I find some people have a hard time taking hypnosis seriously as a therapeutic approach. And it certainly has a somewhat “spooky” reputation, particularly as portrayed in popular culture.
But science shows it can be a powerful tool for helping to change deep-seated behaviors. It can also work for mood disorders, such as anxiety and depression, and physical problems, such as insomnia, irritable bowel disorder, obesity, tinnitus, and Type II diabetes.
The key is finding out if it will work well for you…
Hypnosis doesn’t work for everyone
Even in the mainstream medical world, practitioners know that individuals don’t always respond in the same way to therapeutic approaches. Some may respond well to a certain treatment. Whereas others don’t respond at all.
Of course, this same principle applies to mind-body approaches like hypnosis.
In fact, 20 years ago, my colleague Mike Jawer and I found that most people fall along a spectrum when it comes to the effectiveness of hypnosis and other mind-body approaches, including acupuncture, biofeedback, guided imagery, massage/bodywork, relaxation therapy, and stress reduction.
Which is why practitioners should always assess which therapies will work best for which patients—before randomly designing a treatment plan. (Unfortunately, in far too many mainstream practices, treatment plans are developed based on which kinds of treatments the clinic offers or who has a slot open on their schedule.)
Now, let’s focus on hypnosis, specifically…
80 percent of people fall on the hypnosis spectrum
We all know someone who insists they’re immune to hypnosis. And they may be right.
Hypnosis works by the “power of suggestion.” But not all people are susceptible to suggestion.
In fact, a psychiatrist at Stanford created the Spiegel Hypnotic Suggestibility Scales, which uses simple questions and answers to assess the degree to which people are susceptible to hypnosis.
It turns out, just 10 percent of people are highly hypnotizable, 10 percent are completely impervious to it, and the other 80 percent fall on a spectrum in between.
And this finding confirms what Mike and I found 20 years ago!
For those folks who do respond even mildly to hypnosis, it can be a powerful tool…
Hypnosis: A powerful tool for change
We know hypnosis can lead to powerful behavioral changes. For example, some people just can’t lose weight, despite rigorous dieting and exercise. And we now know that in order to maintain a healthy weight, you need a healthy mental attitude.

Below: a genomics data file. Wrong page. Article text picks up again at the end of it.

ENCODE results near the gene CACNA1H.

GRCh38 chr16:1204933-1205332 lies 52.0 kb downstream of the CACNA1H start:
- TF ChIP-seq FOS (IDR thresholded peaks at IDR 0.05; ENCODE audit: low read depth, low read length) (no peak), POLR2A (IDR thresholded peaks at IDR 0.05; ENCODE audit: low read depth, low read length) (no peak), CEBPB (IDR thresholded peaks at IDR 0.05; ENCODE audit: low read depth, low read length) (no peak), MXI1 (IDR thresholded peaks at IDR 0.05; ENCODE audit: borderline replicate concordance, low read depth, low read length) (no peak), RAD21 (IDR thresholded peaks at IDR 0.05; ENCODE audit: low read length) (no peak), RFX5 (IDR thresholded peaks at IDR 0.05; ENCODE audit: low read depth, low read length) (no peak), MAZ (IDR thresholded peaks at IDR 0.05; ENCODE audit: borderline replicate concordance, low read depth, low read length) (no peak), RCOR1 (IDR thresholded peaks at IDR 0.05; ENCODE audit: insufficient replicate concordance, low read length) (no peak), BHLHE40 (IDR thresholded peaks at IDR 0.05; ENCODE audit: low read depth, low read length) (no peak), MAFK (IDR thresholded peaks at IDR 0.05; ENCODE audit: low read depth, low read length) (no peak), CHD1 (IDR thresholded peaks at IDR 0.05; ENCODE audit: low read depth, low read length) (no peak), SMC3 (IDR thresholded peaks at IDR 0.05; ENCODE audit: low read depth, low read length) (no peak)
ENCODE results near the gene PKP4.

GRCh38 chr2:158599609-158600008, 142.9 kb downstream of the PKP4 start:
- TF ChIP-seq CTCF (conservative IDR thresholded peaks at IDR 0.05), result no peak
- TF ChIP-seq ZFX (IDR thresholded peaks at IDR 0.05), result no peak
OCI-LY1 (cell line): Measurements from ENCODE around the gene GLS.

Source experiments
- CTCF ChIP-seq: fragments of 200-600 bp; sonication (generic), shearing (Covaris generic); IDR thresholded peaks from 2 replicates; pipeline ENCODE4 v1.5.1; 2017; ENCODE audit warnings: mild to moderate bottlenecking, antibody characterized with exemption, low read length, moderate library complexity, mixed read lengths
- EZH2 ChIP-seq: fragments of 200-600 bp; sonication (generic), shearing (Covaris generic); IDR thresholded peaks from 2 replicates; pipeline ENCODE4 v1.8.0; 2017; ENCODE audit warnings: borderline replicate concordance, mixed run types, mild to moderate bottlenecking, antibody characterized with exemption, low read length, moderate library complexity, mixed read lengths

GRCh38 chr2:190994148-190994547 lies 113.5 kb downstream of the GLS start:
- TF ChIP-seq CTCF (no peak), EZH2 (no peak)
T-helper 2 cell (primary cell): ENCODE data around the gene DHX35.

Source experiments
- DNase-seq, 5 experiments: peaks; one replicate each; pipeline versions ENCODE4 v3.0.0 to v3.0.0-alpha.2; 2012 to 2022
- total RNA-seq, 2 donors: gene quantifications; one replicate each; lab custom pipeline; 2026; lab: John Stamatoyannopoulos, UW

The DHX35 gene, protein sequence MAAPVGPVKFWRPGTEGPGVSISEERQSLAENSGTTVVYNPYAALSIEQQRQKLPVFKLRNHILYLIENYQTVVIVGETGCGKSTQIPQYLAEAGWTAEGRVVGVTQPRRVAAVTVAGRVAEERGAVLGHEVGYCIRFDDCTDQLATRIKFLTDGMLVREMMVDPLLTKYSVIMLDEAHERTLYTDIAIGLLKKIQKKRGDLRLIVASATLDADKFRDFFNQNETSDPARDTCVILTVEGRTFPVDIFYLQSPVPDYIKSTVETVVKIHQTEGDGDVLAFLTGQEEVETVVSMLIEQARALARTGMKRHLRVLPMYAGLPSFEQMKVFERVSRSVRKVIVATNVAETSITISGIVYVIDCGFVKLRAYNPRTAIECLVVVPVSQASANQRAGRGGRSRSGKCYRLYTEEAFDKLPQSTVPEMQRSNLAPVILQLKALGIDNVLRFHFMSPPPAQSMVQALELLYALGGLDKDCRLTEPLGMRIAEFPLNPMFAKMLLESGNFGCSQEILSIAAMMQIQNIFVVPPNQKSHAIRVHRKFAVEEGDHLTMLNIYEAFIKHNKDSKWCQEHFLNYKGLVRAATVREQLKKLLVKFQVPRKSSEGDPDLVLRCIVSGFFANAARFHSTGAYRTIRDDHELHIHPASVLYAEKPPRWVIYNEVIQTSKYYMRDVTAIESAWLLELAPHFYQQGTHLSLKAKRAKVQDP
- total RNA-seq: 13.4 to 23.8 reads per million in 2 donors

And that’s where hypnosis can come in to help change deeply rooted behaviors.
In fact, it puts a receptive patient into a state of deep relaxation where they can see and confront some of the emotional and mental barriers that may be standing in the way of reaching their weight-loss goals.
Hypnosis can also help break down barriers of “over-thinking,” called “the mistake of the intellect” in Ayurvedic medicine. For example, a hypnotic suggestion is made that losing weight is easy and effortless. It can even be as simple as incorporating positive phrases into thought patterns, such as, “I easily and effortlessly lose weight.”
To learn more about whether hypnosis may be an effective tool for change in your life, I suggest taking this short quiz to help analyze your personality. You can also discover which natural therapies will work best for your personality in my book with Michael Jawer, Your Emotional Type. Our book also includes a list of resources for finding the right hypnotherapist for you.
You can also learn more about how hypnosis can harness your body’s own power to heal itself in the July 2012 issue of my monthly newsletter, Insiders’ Cures (“Getting hip to hypnosis: Taking the mystery out of a centuries-old medical marvel”). Subscribers have access to this and all of my past content in the archives. So if you haven’t already, consider signing up today. Click here now!
P.S. I’m still excited about the launch of my brand new Breathe Better Lung Health Protocol. This innovative, online learning tool discusses all of the science-backed ways to prevent and reverse lung disease—naturally. So in case you missed it, take some time to learn more or enroll today!
“Can Hypnosis Help You Lose Weight?” U.S. News & World Report, 8/13/2018 (https://health.usnews.com/wellness/mind/articles/2018-08-13/can-hypnosis-help-you-lose-weight)